9 <DRIADE application profile>
Bibliographic Citation Module dcterms:bibliographicCitation/Citation information DOI Data Object Module dc:creator/Name* dc:title/Data Set # dc:identifier/Data Set Identifier PREMIS:fixity/(hidden) dc:relation/DOI of Published Article* DDI:<depositr>/Depositor DDI:<contact>/Contact Information dc:rights/Rights Statement dc:description/Description # dc:subject/Keywords dc:coverage / Locality Required* dc:coverage/Date Range Required* dc:software/Software* dc:format/File Format dc:format/File Size dc:date/(Hidden) Required dc:date/Date Modified* Darwin Core: species/ Species, or Scientific* Key * = semi-automatic # = manual Everything else is automatic

10 DRIADE metadata application profile….organic…
Level 1 – initial repository implementation Application profile: Preservation, access/resource discovery, (limited use of CVs) Level 2 – full repository implementation Level 1++ expanded usage, interoperability, preservation; administration; greater use of CV and authority control; data sharing and reuse Level 3 – “next generation” implementation Considering Web 2.0 functionalities, Semantic Web

11 Instantiation (Classifying Scientific Data Objects with Bibliographic Relationships Taxonomies)

12 Motivation DRIADE goals: Data objects = first class objects
Data preservation, sharing, use/re-use, validation, repeatability Is it important to know history of a data object? How can we support accurate and effective tracking of the life-cycle of data object? Data objects = first class objects Data structures as works (Coleman, 2002) Units of analysis, intellectual products of activity Work = “propositions expressed (ideational content)”, and “expressions of the propositions” (Smiraglia, 2001) Data objects are content carriers (Greenberg, 2007)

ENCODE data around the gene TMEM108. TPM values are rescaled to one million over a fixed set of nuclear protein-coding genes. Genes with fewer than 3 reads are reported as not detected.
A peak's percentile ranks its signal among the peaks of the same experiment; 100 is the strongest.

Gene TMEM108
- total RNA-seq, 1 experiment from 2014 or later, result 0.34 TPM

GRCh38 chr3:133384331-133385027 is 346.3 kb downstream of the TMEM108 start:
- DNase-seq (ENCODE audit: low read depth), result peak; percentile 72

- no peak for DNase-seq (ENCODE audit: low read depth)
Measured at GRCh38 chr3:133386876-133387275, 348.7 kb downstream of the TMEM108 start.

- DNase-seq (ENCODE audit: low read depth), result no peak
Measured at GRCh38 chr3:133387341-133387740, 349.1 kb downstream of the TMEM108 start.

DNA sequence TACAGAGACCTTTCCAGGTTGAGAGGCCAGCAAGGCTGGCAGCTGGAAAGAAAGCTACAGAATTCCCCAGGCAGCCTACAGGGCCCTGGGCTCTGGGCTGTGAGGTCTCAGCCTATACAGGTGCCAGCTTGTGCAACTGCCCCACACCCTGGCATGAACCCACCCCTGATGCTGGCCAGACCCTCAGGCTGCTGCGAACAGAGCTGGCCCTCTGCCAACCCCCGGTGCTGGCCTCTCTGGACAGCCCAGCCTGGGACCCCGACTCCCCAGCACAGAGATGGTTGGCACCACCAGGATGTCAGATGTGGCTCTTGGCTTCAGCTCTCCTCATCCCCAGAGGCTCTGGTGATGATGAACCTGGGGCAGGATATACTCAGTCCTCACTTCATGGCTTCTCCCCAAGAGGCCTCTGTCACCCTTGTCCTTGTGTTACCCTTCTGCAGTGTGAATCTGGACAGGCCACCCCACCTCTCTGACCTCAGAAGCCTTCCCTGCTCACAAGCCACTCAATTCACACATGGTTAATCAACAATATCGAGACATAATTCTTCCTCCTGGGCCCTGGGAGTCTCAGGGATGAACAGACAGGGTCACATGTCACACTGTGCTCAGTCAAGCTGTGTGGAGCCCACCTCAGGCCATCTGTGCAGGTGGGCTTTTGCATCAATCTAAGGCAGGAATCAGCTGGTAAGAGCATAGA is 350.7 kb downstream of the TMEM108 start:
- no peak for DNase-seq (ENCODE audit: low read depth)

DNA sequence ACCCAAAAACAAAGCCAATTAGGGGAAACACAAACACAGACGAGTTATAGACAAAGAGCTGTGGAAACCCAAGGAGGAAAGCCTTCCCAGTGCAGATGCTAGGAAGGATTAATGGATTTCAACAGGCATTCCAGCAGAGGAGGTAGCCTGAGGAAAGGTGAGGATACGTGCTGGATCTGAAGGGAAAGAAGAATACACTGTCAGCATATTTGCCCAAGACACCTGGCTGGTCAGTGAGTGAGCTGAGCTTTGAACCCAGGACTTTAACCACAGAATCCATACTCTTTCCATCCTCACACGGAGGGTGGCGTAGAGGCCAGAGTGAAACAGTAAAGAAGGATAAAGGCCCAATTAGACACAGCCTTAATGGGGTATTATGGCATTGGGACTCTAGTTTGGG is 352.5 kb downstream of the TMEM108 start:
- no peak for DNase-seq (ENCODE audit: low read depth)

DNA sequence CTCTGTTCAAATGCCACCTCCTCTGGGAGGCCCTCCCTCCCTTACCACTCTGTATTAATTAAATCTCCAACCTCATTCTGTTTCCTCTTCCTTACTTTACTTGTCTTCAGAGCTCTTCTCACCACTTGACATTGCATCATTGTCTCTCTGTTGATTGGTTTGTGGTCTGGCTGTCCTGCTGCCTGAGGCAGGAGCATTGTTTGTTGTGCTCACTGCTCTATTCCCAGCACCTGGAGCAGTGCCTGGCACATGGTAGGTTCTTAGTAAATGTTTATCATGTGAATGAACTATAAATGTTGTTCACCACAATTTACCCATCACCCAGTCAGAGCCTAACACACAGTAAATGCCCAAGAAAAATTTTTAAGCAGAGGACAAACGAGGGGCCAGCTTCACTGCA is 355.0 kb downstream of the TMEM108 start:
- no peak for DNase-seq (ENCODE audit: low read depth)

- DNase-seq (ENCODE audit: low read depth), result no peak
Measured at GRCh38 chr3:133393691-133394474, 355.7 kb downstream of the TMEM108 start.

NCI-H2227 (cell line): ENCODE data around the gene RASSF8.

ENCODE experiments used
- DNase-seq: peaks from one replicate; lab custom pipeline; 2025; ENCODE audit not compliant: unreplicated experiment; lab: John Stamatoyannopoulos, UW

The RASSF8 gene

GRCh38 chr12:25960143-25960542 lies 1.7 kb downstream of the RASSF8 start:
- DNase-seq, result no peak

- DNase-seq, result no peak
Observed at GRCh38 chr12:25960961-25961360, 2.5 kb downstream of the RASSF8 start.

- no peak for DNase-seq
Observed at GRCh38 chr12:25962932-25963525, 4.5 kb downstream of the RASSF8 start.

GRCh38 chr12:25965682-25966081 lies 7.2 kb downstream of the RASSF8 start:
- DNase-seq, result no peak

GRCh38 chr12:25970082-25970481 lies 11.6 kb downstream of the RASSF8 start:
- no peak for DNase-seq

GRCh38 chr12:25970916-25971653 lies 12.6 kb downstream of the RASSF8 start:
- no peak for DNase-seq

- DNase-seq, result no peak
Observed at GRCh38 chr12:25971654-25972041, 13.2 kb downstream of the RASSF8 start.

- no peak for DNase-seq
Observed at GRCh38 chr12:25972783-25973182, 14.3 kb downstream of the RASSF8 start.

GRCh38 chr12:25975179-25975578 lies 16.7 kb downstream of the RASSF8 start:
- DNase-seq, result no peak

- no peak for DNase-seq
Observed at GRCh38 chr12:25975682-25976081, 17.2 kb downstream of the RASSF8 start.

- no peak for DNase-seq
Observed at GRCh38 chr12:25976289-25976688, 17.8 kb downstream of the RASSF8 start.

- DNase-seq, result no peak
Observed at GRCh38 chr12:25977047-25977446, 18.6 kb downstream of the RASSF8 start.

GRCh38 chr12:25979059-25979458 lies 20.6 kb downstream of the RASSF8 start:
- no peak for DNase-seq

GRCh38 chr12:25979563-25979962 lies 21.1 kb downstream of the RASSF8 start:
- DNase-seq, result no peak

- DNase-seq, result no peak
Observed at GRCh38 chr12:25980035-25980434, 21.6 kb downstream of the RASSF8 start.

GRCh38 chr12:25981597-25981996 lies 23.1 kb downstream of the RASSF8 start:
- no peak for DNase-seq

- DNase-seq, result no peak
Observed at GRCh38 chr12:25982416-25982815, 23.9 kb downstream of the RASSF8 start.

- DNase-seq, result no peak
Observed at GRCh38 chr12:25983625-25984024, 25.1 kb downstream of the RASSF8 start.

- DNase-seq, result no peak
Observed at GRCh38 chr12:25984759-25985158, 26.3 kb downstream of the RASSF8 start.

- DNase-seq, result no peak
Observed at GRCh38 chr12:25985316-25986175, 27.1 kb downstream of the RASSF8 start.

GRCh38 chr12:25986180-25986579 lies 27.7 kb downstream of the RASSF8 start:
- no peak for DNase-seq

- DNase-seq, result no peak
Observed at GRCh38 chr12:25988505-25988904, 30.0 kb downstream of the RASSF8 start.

13 Motivation Research and…to explain a“work”; bibliographic families; and instantiation Metadata and Bibliographic Control Models FRBR (Functional Requirements for Bibliographic Records) DCAM (Dublin Core Abstract Model) RDF (Resource Description Framework) Coleman (2002) Cutter (1904) Leaser (1999) Ranganathan: embodied/expressed Smiraglia (1999,2001, 2002,etc.) Tillet (1991, 1992) Vellucci (1995) Wilson (1983) Yee (1995)

14 Research design Research questions Method
Objective: Build an open access repository that accurately reflects the “disciplinary knowledge structures” (relationship among data objects”) Research questions Do scientists (developing scientists) view data objects as works? Do they understand different “instantiations”? Do they think instantiation tracking is important? Method Instantiation identification test and survey Participants: Scientists, research and publication